Airline premium ticket demand jumps again in June
* Premium traffic numbers rise 16.6 pct June yr/yr
* First half up 11.9 pct, second quarter slowed
GENEVA Aug 16 (Reuters) - The number of passengers buying premium airline tickets jumped again in June, as economic recovery kept first and business seats filled, the airline industry association IATA said on Monday.
But there are signs that growth slowed in the second quarter as economic activity returned to pre-crisis levels, the International Air Transport Association said in its monthly premium monitor.
Demand for premium tickets in June was 16.6 percent higher than a year ago, against a 9.5 percent rise for economy, where recession and austerity measures in some countries is dampening leisure travel.
Growth for the first half of the year was 11.9 percent for premium and 6.3 percent for economy.
But annualised growth in the second quarter, adjusted for the disruption from the Icelandic ash cloud, slowed to 9 percent for premium from double-digit figures in the first quarter, it said.
"This sort of slowdown should be expected as the post-recession rebound and business inventory cycle boosts disappear," it said.
Revenue on premium seats was just over 40 percent higher in June than a year ago, reflecting both the increased number of passengers and a strong rise in average fares.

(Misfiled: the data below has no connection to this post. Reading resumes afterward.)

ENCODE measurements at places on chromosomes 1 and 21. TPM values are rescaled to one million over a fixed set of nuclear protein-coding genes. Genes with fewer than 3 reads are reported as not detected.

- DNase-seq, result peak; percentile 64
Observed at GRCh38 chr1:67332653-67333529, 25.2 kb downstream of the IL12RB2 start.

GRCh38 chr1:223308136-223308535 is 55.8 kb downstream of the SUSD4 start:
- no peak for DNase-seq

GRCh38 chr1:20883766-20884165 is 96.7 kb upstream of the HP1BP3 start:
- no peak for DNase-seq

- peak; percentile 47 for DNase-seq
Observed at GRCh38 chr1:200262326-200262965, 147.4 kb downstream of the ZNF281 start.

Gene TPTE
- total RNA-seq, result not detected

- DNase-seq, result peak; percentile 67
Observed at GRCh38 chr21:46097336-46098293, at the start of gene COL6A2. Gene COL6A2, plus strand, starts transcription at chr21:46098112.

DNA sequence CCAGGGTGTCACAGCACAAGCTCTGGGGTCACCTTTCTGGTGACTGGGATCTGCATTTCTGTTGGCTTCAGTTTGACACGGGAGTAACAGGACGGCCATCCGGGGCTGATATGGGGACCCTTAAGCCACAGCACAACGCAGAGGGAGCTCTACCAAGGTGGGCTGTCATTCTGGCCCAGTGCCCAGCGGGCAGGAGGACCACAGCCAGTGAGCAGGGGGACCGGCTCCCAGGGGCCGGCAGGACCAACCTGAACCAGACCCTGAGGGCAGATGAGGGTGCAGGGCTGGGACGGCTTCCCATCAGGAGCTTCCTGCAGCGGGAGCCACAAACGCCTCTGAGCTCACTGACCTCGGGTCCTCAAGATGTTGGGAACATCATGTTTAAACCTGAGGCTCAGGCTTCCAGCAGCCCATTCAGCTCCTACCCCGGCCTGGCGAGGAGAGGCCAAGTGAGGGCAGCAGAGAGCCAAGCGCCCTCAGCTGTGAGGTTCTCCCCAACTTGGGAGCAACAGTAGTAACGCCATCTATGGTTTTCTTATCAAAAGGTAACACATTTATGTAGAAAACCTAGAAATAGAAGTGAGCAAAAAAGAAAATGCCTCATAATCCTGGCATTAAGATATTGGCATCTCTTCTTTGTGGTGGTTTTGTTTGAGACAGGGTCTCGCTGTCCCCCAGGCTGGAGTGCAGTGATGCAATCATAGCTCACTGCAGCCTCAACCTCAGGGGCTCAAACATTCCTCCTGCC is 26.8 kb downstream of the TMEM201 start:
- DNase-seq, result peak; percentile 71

Demand for seats showed wide regional variation, with Asian, South American and Middle Eastern markets strong, but Transatlantic routes sluggish.
IATA, whose 230 members include AMR Corp's AMR.N American Airlines, China Southern Airlines (600029.SS) and Lufthansa (LHAG.DE), expects airlines to return to the black this year, with profits of $2.5 billion against earlier forecasts of a $2.8 billion loss. (Reporting by Jonathan Lynn; Editing by Louise Heavens)
- Seven NATO allies to create new rapid reaction force-report
- Ukraine seeks to join NATO; defiant Putin compares Kiev to Nazis |
- U.S. authorities investigate suspected threat against Obama: reports
- Putin says Russia must strengthen its economic, military position in Arctic
- California passes 'yes-means-yes' campus sexual assault bill